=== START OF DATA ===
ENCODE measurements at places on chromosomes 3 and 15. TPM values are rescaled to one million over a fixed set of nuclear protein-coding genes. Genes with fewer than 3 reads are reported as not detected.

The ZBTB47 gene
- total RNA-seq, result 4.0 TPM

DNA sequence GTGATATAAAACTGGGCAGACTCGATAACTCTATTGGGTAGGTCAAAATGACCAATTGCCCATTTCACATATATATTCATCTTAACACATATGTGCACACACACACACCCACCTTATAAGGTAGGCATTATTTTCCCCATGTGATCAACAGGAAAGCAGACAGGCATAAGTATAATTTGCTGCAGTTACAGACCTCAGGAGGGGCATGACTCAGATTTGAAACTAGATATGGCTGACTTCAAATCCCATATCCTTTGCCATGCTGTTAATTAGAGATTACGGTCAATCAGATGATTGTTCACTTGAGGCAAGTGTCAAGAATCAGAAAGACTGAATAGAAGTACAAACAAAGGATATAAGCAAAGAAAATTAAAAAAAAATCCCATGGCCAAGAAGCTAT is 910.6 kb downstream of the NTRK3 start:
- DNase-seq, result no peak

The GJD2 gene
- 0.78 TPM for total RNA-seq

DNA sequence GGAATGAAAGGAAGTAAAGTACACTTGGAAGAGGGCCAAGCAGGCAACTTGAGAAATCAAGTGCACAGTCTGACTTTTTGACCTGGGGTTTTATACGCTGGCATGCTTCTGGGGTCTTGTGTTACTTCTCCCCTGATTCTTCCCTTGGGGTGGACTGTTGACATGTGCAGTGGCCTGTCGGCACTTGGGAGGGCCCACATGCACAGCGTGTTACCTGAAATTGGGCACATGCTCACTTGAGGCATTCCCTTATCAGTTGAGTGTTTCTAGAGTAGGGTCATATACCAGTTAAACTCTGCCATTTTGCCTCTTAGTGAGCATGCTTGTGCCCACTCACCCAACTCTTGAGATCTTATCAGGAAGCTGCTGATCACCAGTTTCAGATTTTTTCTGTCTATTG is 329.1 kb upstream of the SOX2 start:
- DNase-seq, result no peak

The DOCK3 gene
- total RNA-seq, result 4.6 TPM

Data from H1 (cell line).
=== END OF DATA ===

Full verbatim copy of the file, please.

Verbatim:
ENCODE measurements at places on chromosomes 3 and 15. TPM values are rescaled to one million over a fixed set of nuclear protein-coding genes. Genes with fewer than 3 reads are reported as not detected.

The ZBTB47 gene
- total RNA-seq, result 4.0 TPM

DNA sequence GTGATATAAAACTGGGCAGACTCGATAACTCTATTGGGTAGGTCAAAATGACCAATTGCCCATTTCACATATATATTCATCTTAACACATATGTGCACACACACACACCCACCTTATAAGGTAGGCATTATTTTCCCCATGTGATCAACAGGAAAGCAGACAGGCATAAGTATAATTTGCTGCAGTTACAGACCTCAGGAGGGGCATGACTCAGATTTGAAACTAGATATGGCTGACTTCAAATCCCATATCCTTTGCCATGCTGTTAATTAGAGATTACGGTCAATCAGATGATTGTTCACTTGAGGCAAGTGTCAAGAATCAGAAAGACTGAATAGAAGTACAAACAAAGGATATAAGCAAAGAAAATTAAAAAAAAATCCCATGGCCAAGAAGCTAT is 910.6 kb downstream of the NTRK3 start:
- DNase-seq, result no peak

The GJD2 gene
- 0.78 TPM for total RNA-seq

DNA sequence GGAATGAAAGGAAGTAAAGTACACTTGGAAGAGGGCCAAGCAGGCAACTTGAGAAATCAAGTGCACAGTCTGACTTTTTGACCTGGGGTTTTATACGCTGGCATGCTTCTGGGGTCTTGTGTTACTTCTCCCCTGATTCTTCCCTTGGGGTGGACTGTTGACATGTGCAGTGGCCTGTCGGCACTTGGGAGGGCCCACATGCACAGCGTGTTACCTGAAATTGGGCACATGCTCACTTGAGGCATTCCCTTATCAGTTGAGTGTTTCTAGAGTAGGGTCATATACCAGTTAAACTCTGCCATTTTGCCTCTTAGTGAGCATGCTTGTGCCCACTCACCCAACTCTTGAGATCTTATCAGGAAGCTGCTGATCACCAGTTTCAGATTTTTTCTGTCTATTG is 329.1 kb upstream of the SOX2 start:
- DNase-seq, result no peak

The DOCK3 gene
- total RNA-seq, result 4.6 TPM

Data from H1 (cell line).